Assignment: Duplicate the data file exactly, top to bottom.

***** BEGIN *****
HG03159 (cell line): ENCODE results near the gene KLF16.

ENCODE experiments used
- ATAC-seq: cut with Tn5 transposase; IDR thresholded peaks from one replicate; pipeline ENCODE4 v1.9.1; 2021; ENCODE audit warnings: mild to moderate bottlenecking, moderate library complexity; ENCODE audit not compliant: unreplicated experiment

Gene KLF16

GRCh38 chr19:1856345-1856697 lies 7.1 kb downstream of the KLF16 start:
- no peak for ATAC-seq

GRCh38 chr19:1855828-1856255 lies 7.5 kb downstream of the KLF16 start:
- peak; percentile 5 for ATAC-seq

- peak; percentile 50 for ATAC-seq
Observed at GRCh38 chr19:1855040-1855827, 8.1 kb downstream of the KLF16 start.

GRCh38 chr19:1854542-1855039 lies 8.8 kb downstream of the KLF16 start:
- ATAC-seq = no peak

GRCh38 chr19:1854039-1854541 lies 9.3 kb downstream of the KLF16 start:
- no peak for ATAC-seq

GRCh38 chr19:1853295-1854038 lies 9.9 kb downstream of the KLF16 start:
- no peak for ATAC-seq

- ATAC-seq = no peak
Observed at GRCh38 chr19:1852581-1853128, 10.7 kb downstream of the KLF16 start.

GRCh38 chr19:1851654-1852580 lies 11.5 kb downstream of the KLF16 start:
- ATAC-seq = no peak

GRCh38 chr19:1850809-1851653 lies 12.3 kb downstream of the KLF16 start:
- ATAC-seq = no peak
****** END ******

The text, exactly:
HG03159 (cell line): ENCODE results near the gene KLF16.

ENCODE experiments used
- ATAC-seq: cut with Tn5 transposase; IDR thresholded peaks from one replicate; pipeline ENCODE4 v1.9.1; 2021; ENCODE audit warnings: mild to moderate bottlenecking, moderate library complexity; ENCODE audit not compliant: unreplicated experiment

Gene KLF16

GRCh38 chr19:1856345-1856697 lies 7.1 kb downstream of the KLF16 start:
- no peak for ATAC-seq

GRCh38 chr19:1855828-1856255 lies 7.5 kb downstream of the KLF16 start:
- peak; percentile 5 for ATAC-seq

- peak; percentile 50 for ATAC-seq
Observed at GRCh38 chr19:1855040-1855827, 8.1 kb downstream of the KLF16 start.

GRCh38 chr19:1854542-1855039 lies 8.8 kb downstream of the KLF16 start:
- ATAC-seq = no peak

GRCh38 chr19:1854039-1854541 lies 9.3 kb downstream of the KLF16 start:
- no peak for ATAC-seq

GRCh38 chr19:1853295-1854038 lies 9.9 kb downstream of the KLF16 start:
- no peak for ATAC-seq

- ATAC-seq = no peak
Observed at GRCh38 chr19:1852581-1853128, 10.7 kb downstream of the KLF16 start.

GRCh38 chr19:1851654-1852580 lies 11.5 kb downstream of the KLF16 start:
- ATAC-seq = no peak

GRCh38 chr19:1850809-1851653 lies 12.3 kb downstream of the KLF16 start:
- ATAC-seq = no peak